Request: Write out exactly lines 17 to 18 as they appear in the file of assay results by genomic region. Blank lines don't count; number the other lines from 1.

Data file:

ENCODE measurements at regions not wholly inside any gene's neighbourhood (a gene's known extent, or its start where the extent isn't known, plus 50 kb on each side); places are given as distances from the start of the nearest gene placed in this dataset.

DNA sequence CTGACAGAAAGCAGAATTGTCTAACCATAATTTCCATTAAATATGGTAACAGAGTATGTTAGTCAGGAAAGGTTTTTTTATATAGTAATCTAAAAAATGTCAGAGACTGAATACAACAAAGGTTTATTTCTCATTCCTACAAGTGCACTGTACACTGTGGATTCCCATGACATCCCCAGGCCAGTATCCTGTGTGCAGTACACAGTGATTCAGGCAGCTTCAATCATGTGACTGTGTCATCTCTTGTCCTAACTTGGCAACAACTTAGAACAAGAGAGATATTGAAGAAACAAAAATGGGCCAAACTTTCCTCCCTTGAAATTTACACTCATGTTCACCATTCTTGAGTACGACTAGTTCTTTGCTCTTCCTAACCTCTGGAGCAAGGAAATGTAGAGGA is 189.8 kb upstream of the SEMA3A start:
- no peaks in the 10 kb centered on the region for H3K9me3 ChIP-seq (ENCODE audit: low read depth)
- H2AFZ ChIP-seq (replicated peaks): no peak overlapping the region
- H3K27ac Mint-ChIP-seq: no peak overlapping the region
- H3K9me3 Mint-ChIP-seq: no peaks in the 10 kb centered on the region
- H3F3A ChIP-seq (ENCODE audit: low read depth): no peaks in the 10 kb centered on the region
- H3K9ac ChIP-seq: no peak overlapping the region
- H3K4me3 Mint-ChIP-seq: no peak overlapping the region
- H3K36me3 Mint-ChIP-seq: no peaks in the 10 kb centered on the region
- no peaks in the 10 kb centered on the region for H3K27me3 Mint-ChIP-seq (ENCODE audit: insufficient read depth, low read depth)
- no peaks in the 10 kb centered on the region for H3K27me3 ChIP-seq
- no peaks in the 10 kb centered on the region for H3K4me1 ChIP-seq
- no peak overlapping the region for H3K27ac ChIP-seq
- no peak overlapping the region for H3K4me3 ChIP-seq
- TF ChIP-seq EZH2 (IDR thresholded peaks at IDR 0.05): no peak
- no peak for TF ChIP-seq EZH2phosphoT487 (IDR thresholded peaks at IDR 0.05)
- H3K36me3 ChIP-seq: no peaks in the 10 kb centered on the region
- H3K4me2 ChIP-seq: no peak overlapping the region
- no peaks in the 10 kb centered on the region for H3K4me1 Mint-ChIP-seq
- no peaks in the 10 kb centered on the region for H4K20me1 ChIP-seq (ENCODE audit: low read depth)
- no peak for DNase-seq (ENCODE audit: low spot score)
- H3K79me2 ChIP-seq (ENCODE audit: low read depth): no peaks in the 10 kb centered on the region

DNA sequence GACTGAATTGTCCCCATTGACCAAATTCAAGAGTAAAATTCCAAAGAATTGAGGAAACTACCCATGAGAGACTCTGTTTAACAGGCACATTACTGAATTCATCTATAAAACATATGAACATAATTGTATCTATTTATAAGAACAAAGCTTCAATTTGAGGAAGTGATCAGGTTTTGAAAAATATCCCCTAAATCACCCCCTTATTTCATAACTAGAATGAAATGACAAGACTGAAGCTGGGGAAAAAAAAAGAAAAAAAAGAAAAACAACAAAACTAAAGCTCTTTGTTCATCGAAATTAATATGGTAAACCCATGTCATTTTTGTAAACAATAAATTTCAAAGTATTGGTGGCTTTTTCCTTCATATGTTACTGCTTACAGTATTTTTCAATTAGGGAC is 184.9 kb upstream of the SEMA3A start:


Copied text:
- no peak for TF ChIP-seq EZH2phosphoT487 (IDR thresholded peaks at IDR 0.05)
- H3K36me3 ChIP-seq: no peaks in the 10 kb centered on the region